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People v. Hart

January 21, 2004


[6] Appeal from Circuit Court of Macon County No. 01CF714 Honorable Theodore E. Paine, Judge Presiding.

[7] The opinion of the court was delivered by: Justice Cook

[8]  Defendant, Eric L. Hart, was charged with armed robbery (720 ILCS 5/18-2(a) (West 2000)) and aggravated fleeing or attempting to elude a police officer (625 ILCS 5/11-204.1 (West 2000)). In January 2002, a jury found defendant guilty on both counts, and in May 2002, the trial court sentenced defendant to concurrent terms of 20 and 3 years' imprisonment, with credit for 369 days' time served. Defendant appeals, arguing he was denied a fair trial when the prosecutor elicited testimony that he attempted to plea bargain and commented on that attempt in closing argument. We reverse and remand.


[10]   On May 20, 2001, a Clark Oil gas station in Decatur was robbed by a man wearing pantyhose on his head and carrying a .22-caliber pistol. A worker at the gas station described the robber as a black male, mid to late twenties, about 5 feet 11 inches to 6 feet tall, 160 to 180 pounds, wearing either a black or blue "Starter" shirt with white or gold lettering across it, and blue jeans. Shortly thereafter, a police officer passed a vehicle containing a person matching the robber's description. The officer pursued the vehicle at speeds of up to 70 miles per hour. After the vehicle lost control and left the road, the suspect fled on foot. The suspect was apprehended and identified as defendant.

[11]   Michael Beck, former detective with the Decatur police department, testified at trial that he interviewed defendant. Beck first told defendant that he did not have to speak with him. Defendant spoke to Beck about a warrant on file that defendant thought had been taken care of. The following colloquy then took place:

[12]   "Q. [Assistant State's Attorney:] Okay. Uh--and after speaking with you about the warrant that he had thought was already previously taken care of, did he make any statements about the incident in which he was arrested?

[13]   A. [Beck:] Yes, I told him the reason that I was up there to interview him was in reference to the armed robbery, and at that time, I told him I knew he was involved in the armed robbery and he didn't offer any denial at that time. He did not deny being involved but asked me what I could do for him if he cooperated. I advised him at that time I couldn't make any promises to him if he cooperated; however, I would contact the State's Attorney's [o]ffice and advise them of his cooperation."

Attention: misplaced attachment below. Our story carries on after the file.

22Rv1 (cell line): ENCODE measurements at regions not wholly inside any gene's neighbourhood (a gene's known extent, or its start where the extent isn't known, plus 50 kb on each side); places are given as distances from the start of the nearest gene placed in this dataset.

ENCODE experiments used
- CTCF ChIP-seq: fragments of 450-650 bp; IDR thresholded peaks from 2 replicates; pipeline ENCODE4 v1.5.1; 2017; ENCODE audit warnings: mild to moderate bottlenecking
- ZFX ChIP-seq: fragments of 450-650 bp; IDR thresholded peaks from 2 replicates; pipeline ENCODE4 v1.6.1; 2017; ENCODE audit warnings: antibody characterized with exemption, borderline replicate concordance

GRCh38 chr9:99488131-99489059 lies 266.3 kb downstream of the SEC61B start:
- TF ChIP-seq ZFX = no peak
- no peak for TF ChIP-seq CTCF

[14]   Beck testified defendant then requested to make a phone call to his mother, which he was allowed to do. Defendant said that he wanted to pray with his mother. When defendant finished praying, he told Beck that he wanted to think about whether he wanted to make a statement. That concluded the interview.

[15]   Defendant testified at trial that he was on his way to his mother's house to take care of his dogs when a police car pulled up behind him, followed him for about a block, and turned on its lights. He drove on because he did not have a driver's license, a warrant was out for his arrest, and he wanted to park at a friend's house so that his car would not be towed. The police car hit him from the back and knocked him off the road. He was scared, so he jumped out of the car and ran.

[16]   During closing argument, defense counsel noted that defendant did not make an admission to Detective Beck, that the only thing defendant said was that he wanted to pray. The prosecutor subsequently argued:

[17]   "The defendant, also, mentioned the fact that he wanted to pray [with] his mother is not an indication of guilt, but you remember what Officer Beck told you? He didn't just want to pray with his mother. He wanted to know what he would get or what kind of compensation or what kind of agreement or whatever he would get if he cooperated. And, [l]adies and [g]entlemen, only guilty men want to know what they get if they cooperate."


[19]   Defendant did not object to the allegedly improper testimony and argument at trial, nor did he raise these issues in a posttrial motion. Under the plain-error rule, however, a reviewing court may consider a trial error that was not properly preserved (1) when the evidence is closely balanced, or (2) where the error is so fundamental and of such magnitude that the defendant has been denied a fair trial. People v. Williams, 193 Ill. 2d ...

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